7 Cancer-Fighting Nutrients Worth Snacking On
We’ve all heard the phrase "an apple a day keeps the doctor away." But what about "Five to nine servings of fruits and vegetables a day keeps the cancer away?" Okay, it doesn't have quite the same ring to it. Nonetheless, studies show that increasing your intake of plant-based nutrients – especially those found in so-called "super foods" – not only lowers your risk of developing cancer, but also joins in the battle if you’re already fighting it.
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If the term "super foods" conjures a vision of grapes in capes, that's not too far off. Study after study touts the cancer-fighting ability of everything from beans to berries to broccoli. So, what are their super powers? Antioxidants, fiber, and weight loss – three keys to a nutritional fight against cancer.
The X-Factor: Antioxidants
This much heralded cancer crusher neutralizes the chaos-causing molecules known as free radicals, which corrupt healthy cells by stealing their electrons. Berries, apples (with the peel), avocados, artichokes, and spinach are all excellent sources of this super substance.
Ever since the USDA tried to classify ketchup as a vegetable, lycopene has been in the spotlight – and deservedly so. In addition to the common condiment, this powerful antioxidant is found in abundance in cooked tomatoes. Think pasta sauces and tomato based soups. But be careful of high sugar content in tomato sauces and condiments, too much sugar doesn’t do the body any good.
Building a Better Beta
Beta Carotene is another powerful antioxidant. You can find it in pretty much any fruit or vegetable that is orange – think sweet potatoes, carrots, cantaloupe, and apricots. This nutrient is noteworthy because unlike vitamin C, levels of beta carotene can increase when the food is cooked. Since you don’t have to eat foods containing beta-carotene raw to get the benefits, your cooking options skyrocket like Superman.
What some super foods lack in nutrients, they make up for with other secret weapons. Celery, for instance, is comparatively low on the nutrition scale but high in fiber, which speeds digestion and decreases the risk of colorectal cancer.
Some other foods that are high in fiber, and still filled with lots of other cancer-preventing nutrients, are spinach, kale, romaine lettuce, and collard greens. Leafy greens are the Hulk of super foods; they muscle their way through your system – fighting free radicals and other health villains along the way.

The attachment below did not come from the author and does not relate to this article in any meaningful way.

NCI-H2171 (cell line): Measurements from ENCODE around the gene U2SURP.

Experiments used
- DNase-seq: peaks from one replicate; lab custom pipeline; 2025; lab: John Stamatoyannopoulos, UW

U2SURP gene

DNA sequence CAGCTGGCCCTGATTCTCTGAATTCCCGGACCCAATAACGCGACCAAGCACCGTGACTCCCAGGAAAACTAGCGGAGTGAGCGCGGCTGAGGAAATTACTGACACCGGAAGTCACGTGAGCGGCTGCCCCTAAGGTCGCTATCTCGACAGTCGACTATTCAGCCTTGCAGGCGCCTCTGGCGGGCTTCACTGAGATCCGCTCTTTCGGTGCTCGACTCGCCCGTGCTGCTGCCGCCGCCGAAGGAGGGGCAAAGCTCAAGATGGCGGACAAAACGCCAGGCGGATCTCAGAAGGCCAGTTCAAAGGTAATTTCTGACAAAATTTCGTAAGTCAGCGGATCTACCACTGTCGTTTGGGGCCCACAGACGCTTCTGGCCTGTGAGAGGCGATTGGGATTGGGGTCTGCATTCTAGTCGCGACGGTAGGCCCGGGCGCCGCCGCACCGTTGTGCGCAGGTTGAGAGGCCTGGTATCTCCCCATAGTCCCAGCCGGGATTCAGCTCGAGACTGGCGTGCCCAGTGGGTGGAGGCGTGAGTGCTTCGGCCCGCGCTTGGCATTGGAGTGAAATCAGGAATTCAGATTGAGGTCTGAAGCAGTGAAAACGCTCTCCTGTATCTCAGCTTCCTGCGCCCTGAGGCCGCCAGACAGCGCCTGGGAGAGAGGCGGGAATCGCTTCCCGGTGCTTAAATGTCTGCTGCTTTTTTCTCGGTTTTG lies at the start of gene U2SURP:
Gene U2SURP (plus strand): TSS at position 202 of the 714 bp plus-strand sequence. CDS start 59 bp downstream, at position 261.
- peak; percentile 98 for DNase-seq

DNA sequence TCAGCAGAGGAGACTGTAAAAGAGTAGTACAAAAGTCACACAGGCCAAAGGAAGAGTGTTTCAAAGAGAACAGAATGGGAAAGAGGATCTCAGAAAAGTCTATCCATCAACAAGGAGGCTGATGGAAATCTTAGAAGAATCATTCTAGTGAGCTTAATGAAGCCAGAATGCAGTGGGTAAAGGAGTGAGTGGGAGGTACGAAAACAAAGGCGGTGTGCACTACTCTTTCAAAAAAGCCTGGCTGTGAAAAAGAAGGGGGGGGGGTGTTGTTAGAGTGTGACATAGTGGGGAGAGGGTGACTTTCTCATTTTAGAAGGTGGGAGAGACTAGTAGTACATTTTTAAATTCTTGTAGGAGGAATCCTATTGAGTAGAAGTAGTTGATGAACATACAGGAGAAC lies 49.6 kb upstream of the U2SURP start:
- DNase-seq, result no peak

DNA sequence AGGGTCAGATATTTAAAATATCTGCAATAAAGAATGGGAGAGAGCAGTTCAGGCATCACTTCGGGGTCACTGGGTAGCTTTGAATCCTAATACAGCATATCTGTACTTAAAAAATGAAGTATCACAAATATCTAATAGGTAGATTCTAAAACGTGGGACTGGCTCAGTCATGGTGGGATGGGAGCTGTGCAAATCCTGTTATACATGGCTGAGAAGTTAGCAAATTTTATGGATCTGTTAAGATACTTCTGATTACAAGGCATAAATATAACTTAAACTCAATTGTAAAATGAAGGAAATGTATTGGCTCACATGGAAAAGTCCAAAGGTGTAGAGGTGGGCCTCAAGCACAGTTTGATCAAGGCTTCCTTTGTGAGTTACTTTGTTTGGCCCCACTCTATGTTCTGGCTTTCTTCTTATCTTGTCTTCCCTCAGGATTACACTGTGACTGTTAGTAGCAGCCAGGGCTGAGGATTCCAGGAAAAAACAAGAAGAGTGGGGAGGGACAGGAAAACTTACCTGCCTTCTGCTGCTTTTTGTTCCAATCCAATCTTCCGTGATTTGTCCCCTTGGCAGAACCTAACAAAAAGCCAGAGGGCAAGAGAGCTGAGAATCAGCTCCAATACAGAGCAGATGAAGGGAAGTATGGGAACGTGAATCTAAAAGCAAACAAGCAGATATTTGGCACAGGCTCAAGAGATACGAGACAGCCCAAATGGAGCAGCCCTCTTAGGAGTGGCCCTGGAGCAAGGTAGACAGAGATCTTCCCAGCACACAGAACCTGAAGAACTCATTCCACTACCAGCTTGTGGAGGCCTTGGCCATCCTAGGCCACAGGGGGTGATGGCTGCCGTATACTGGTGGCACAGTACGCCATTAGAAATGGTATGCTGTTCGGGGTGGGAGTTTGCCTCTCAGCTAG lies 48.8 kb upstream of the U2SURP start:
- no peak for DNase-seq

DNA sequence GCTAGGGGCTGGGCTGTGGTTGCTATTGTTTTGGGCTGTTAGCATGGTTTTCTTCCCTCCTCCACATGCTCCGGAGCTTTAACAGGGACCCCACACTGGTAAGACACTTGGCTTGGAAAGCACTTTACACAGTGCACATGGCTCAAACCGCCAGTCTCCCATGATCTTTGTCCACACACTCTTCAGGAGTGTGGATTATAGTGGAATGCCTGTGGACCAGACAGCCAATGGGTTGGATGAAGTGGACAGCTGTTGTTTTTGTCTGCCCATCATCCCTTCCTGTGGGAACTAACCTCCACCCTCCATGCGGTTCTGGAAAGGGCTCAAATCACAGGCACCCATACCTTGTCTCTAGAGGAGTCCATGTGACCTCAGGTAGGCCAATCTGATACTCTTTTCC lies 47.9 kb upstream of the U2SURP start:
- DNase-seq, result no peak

Just the Flax, Ma'am
Flaxseed delivers a one-two punch: it's an excellent source of omega-3 fatty acid, used by cells to fight inflammation; and it helps inhibit the growth of tumors. You can add flax seed to your salad to give it a little crunch, or sprinkle some in to your morning meal whether it’s granola or a bowl of fruit. There are also some yummy recipes out there for muffins that include a hearty helping of flaxseed, and they’re easy to find with a quick search.
Chew on This
Chewing food longer releases extra enzymes that activate cancer-fighting molecules embedded deep in leafy greens and other foods. Not only that, but well-chewed food makes it easier for your intestines to absorb all the important nutrients described above.
Evidence strongly suggests that it’s the synergy of all these superfoods working together in your overall diet that offers the strongest shield against cancer. So just like superheroes defeat more villains as a team, super foods are stronger when they are working together.
The American Institute for Cancer Research offers a fresh way of looking at what you and your family eats every day to not only prevent a disease like cancer, but improve overall health. It’s simple: fill your plate up with 2/3 (or more) vegetables, fruits, and whole grains or beans.
As with everything treatment-related, check with your doctor before making drastic changes to your diet. But for the most part, unleashing the power of produce on your diet may just be the boost your body needs to fight cancer and live a longer, stronger life.
Scientific American™ (http://www.scientificamerican.com)
Eat to Defeat Cancer™ (http://www.eattodefeat.org)
American Institute for Cancer Research (http://www.aicr.org)
Last Updated: May 09, 2015